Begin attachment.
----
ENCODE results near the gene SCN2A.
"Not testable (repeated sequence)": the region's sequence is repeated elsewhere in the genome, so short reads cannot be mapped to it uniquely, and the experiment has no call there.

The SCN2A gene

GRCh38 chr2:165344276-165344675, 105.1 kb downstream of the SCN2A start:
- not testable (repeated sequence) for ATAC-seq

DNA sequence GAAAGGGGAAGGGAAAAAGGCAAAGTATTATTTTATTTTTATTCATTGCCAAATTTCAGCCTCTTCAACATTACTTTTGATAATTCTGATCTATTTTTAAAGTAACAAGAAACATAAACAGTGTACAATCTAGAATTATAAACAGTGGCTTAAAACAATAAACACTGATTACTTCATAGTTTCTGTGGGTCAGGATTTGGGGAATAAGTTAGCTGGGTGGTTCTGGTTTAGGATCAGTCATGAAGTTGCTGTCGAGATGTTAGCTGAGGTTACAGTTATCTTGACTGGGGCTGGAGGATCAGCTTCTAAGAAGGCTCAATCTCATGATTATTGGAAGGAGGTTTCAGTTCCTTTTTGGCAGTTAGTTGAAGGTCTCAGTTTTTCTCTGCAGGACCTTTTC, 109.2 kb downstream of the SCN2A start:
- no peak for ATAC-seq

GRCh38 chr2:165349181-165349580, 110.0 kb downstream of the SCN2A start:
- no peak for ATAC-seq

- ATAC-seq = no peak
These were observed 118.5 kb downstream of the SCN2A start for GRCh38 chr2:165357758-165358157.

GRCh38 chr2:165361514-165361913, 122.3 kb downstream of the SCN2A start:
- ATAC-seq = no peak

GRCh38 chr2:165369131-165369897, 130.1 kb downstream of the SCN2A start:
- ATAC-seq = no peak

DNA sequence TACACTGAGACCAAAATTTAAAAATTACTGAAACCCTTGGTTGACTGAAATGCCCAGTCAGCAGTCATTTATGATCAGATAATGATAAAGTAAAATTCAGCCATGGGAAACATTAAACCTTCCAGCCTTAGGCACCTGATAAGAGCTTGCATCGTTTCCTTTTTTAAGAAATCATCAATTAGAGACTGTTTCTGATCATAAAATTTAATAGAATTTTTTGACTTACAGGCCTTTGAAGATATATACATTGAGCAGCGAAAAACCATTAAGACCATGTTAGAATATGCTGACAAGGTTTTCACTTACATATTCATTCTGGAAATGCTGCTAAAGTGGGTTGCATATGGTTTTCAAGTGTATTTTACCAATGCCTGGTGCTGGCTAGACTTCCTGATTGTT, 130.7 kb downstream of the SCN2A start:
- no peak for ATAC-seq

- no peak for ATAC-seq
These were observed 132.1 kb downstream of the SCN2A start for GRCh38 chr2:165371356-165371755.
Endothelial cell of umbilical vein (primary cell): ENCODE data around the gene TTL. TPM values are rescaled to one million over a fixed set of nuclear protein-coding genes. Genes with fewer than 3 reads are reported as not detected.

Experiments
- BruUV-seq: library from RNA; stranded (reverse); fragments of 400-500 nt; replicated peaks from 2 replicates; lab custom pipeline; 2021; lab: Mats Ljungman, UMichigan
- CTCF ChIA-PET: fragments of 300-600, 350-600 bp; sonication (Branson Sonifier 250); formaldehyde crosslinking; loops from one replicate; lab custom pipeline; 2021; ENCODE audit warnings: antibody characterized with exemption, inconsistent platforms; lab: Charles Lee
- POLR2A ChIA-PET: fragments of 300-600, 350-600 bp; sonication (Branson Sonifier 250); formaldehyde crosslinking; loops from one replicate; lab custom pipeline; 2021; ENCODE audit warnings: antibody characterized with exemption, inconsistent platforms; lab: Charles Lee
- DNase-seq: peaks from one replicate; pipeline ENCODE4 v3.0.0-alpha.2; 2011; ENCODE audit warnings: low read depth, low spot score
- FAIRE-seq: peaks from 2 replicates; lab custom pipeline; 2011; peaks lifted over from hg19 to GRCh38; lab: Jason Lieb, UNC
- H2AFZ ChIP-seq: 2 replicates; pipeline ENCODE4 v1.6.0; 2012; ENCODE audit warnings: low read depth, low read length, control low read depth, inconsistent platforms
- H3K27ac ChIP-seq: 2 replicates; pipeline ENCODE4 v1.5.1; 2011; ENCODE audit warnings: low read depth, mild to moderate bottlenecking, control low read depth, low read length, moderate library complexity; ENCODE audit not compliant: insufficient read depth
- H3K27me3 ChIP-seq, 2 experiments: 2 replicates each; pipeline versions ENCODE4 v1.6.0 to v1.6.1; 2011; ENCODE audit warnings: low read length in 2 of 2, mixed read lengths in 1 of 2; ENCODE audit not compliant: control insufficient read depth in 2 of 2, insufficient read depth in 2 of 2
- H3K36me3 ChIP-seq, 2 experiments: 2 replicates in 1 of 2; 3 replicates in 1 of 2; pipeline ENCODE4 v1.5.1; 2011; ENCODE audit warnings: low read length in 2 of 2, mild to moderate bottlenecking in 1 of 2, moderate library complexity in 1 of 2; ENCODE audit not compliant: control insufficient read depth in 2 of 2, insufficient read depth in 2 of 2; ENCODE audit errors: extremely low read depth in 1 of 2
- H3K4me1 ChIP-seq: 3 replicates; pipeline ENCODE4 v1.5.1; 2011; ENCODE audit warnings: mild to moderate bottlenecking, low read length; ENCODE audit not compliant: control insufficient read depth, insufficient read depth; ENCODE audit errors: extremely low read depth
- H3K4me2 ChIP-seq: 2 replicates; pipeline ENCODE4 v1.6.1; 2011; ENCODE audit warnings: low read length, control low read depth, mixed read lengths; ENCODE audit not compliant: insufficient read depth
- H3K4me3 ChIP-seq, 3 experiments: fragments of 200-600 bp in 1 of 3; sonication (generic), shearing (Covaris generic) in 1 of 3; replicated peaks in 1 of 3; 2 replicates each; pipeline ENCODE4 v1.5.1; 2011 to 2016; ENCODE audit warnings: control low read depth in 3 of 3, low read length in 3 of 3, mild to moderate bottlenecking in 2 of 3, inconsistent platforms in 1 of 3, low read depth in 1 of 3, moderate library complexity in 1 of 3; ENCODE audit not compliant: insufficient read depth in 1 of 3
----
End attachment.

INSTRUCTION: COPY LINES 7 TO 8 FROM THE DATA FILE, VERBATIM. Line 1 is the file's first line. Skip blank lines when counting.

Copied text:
- no peak for ATAC-seq

GRCh38 chr2:165349181-165349580, 110.0 kb downstream of the SCN2A start: